He's not a Triple Crown winner yet, but offers are pouring in to own American Pharoah's breeding rights.
The 3-year-old colt, who won the Kentucky Derby earlier this month and, on Saturday, the Preakness by an impressive 7 lengths on a sloppy track, has had interest from "nearly every single farm in the world," said Justin Zayat, racing manager for Zayat Stables.
Breeding farms who stand stallions have offered north of $20 million, Zayat told ESPN.com on Monday, but the family business run by his father Ahmed hasn't had any discussions to take some money off the table before the Belmont on June 6.
"Yes, this is a business, but our family has invested so much in this horse," Zayat said.
The Zayats actually bred a stallion that they owned a 75 percent stake in, Pioneerof the Nile, with a mare that they also owned, Littleprincessemma, to produce American Pharoah. The Zayats put American Pharoah up for sale at the 2013 Fasig-Tipton yearling sale, but Ahmed bought the horse back for $300,000 after he had regrets about selling it.
Last year, after American Pharoah became the 2-year-old male champion, the Zayats made money by selling an undisclosed stake in Pioneerof the Nile, who stands at Winstar Farms for $60,000 per live foal. In November, the Zayats also sold American Pharoah's dam, Littleprincessemma, which it paid $250,000 for in 2007, carrying a full brother to American Pharoah, for $2.1 million.
But the big prize is the breeding rights to American Pharoah, which will only increase if the horse becomes the first Triple Crown winner since Affirmed won all three legs in 1978.
Last year's Triple Crown hopeful, California Chrome, didn't have an impressive pedigree, which stunted the owners' ability to command a hefty sales price after he didn't get into the winner's circle at the Belmont.
American Pharoah has an impressive lineage. His sire is Pioneerof the Nile, the leading money-winning son of Empire Maker. Empire Maker won the 2003 Belmont Stakes and his sire, Unbridled, won the 1990 Kentucky Derby. His family tree also includes Mr. Prospector, whose descendants have now won 42 Triple Crown races.
California Chrome and American Pharoah do have a great-great grandsire in common: Northern Dancer, who in 1980 at 20 years old, received an offer of $40 million for his breeding rights. That would equal about $114 million factoring for inflation today.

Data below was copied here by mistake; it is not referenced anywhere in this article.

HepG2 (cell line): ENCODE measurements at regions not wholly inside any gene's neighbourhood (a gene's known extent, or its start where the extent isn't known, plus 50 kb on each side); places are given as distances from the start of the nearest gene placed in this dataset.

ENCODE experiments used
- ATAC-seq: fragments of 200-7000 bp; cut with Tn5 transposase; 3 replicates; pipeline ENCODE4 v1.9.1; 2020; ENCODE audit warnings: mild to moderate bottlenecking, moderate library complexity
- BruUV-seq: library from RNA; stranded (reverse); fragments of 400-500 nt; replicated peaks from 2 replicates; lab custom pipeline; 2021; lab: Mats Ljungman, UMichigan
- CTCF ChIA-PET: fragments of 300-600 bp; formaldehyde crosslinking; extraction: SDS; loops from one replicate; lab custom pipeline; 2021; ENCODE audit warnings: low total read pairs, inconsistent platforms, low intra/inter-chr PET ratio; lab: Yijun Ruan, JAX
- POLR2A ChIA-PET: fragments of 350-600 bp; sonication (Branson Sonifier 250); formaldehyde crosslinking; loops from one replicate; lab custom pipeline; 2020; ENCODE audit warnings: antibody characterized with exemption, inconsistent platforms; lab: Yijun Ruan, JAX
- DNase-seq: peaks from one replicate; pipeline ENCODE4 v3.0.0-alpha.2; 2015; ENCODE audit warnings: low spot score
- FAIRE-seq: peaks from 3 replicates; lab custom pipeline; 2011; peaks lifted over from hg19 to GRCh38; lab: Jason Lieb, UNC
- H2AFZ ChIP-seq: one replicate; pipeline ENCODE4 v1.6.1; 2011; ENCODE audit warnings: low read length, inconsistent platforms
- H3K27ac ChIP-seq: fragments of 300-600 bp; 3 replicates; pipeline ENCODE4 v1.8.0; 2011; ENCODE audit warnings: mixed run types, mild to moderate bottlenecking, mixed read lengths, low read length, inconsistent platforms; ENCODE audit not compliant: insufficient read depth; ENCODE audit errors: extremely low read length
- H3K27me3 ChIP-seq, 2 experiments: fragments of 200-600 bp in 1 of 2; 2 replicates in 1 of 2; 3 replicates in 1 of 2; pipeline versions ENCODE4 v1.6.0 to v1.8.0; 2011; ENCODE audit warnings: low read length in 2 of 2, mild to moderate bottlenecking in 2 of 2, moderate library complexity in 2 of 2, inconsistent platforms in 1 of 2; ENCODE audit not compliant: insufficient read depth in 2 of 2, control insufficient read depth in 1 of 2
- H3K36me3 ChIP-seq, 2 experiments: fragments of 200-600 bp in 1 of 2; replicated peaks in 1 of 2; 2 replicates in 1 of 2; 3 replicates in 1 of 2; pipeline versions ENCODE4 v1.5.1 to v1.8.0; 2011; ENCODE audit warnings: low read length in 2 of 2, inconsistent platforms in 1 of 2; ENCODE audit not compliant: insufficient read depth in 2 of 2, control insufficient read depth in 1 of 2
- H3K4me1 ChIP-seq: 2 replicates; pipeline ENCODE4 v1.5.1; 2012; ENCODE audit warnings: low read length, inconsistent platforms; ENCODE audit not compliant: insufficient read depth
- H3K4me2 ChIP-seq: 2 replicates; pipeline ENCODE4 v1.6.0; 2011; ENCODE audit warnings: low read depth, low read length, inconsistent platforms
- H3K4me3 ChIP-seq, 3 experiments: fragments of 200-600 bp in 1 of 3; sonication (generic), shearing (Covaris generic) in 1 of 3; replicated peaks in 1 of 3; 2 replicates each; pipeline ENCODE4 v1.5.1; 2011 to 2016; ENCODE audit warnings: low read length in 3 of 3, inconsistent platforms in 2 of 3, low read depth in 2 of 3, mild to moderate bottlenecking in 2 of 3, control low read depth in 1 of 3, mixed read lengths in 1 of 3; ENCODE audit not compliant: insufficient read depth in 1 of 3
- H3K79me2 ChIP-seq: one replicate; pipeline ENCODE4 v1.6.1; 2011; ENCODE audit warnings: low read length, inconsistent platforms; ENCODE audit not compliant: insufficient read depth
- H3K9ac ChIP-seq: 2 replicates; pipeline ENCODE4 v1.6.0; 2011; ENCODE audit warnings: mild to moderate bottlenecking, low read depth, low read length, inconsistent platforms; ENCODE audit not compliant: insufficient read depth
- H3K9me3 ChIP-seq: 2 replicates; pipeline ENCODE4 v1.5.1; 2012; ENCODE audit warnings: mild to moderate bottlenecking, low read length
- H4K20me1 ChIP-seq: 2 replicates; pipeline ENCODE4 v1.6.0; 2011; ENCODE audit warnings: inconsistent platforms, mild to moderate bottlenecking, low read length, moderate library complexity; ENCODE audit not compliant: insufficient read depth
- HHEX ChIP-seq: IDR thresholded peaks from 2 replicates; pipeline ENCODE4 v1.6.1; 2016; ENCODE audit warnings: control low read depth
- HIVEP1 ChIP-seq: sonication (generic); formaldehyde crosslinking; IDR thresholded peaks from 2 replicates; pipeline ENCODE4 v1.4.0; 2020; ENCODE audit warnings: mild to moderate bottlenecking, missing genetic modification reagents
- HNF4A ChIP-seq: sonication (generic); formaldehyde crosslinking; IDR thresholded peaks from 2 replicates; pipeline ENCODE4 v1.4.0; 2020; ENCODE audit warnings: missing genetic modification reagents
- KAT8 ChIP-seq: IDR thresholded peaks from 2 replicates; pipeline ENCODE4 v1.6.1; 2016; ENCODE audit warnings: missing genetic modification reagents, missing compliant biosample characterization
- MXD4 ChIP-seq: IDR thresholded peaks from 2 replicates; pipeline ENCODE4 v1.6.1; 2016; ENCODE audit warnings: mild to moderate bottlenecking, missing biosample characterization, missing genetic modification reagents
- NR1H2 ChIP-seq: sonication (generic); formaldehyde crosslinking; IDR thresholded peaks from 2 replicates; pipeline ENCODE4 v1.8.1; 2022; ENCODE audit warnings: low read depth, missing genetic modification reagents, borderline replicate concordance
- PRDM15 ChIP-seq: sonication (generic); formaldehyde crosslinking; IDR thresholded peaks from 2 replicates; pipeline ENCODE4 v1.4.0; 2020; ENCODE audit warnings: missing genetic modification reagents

The last horse to see those type of astronomical numbers was Big Brown, whose breeding rights were sold to Three Chimneys Farm for a reported $50 million, hours before the 2008 Kentucky Derby winner won the Preakness. Months later the economy faltered and the horse racing industry was decimated.
Big Brown didn't finish the Belmont and his crop has been disappointing, so much so that the horse's stud fee steadily declined from $65,000 in 2009, his first year at the breeding shed, to $8,500 this year. The most notable exception of his offspring was Dortmund, who came into the Kentucky Derby with a 6-0 record. Dortmund finished third in the Derby and fourth in the Preakness.
If American Pharoah wins the Belmont, Zayat Stables could not only cash in on the horse's breeding rights, they also own an unnamed full sister of his dam, Littleprincessemma, which could be worth more than $4 million. As part owners, the Zayats will also get a portion of Pioneerof the Nile's increased stud fees for next season. Justin Zayat said offers have already come in at $150,000, a 150 percent increase from this season's price. Only one horse in all of the stallion world, Tapit, stands for more than that -- $300,000 per live foal.
The breeding rights to the last Triple Crown winner, Affirmed, sold for $14.4 million in 1979, which would be about $46 million factoring for inflation today.